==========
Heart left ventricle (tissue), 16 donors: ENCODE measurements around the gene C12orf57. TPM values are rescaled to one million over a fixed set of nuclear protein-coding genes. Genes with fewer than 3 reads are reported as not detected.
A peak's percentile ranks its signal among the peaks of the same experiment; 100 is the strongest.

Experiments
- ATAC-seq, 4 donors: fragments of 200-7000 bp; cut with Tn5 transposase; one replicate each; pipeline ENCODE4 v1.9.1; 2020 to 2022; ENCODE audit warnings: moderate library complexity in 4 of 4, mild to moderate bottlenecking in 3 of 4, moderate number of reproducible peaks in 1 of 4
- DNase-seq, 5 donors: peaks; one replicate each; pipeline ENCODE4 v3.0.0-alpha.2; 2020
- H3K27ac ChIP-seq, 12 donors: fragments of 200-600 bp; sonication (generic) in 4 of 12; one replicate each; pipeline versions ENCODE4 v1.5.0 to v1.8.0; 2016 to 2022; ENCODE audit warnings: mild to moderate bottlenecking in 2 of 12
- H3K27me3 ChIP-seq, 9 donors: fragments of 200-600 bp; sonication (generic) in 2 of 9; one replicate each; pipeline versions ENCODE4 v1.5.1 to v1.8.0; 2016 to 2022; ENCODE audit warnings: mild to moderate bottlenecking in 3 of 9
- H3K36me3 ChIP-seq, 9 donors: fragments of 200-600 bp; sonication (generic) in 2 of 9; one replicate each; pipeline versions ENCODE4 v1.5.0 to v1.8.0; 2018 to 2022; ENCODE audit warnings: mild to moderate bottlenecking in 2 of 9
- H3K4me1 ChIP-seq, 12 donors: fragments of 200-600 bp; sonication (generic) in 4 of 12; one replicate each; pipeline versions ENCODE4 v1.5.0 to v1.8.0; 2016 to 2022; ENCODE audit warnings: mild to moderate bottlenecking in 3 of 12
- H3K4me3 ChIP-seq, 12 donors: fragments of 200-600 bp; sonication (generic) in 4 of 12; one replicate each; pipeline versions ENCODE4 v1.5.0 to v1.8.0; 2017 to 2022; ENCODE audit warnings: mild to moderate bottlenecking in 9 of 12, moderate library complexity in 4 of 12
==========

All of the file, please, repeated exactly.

Heart left ventricle (tissue), 16 donors: ENCODE measurements around the gene C12orf57. TPM values are rescaled to one million over a fixed set of nuclear protein-coding genes. Genes with fewer than 3 reads are reported as not detected.
A peak's percentile ranks its signal among the peaks of the same experiment; 100 is the strongest.

Experiments
- ATAC-seq, 4 donors: fragments of 200-7000 bp; cut with Tn5 transposase; one replicate each; pipeline ENCODE4 v1.9.1; 2020 to 2022; ENCODE audit warnings: moderate library complexity in 4 of 4, mild to moderate bottlenecking in 3 of 4, moderate number of reproducible peaks in 1 of 4
- DNase-seq, 5 donors: peaks; one replicate each; pipeline ENCODE4 v3.0.0-alpha.2; 2020
- H3K27ac ChIP-seq, 12 donors: fragments of 200-600 bp; sonication (generic) in 4 of 12; one replicate each; pipeline versions ENCODE4 v1.5.0 to v1.8.0; 2016 to 2022; ENCODE audit warnings: mild to moderate bottlenecking in 2 of 12
- H3K27me3 ChIP-seq, 9 donors: fragments of 200-600 bp; sonication (generic) in 2 of 9; one replicate each; pipeline versions ENCODE4 v1.5.1 to v1.8.0; 2016 to 2022; ENCODE audit warnings: mild to moderate bottlenecking in 3 of 9
- H3K36me3 ChIP-seq, 9 donors: fragments of 200-600 bp; sonication (generic) in 2 of 9; one replicate each; pipeline versions ENCODE4 v1.5.0 to v1.8.0; 2018 to 2022; ENCODE audit warnings: mild to moderate bottlenecking in 2 of 9
- H3K4me1 ChIP-seq, 12 donors: fragments of 200-600 bp; sonication (generic) in 4 of 12; one replicate each; pipeline versions ENCODE4 v1.5.0 to v1.8.0; 2016 to 2022; ENCODE audit warnings: mild to moderate bottlenecking in 3 of 12
- H3K4me3 ChIP-seq, 12 donors: fragments of 200-600 bp; sonication (generic) in 4 of 12; one replicate each; pipeline versions ENCODE4 v1.5.0 to v1.8.0; 2017 to 2022; ENCODE audit warnings: mild to moderate bottlenecking in 9 of 12, moderate library complexity in 4 of 12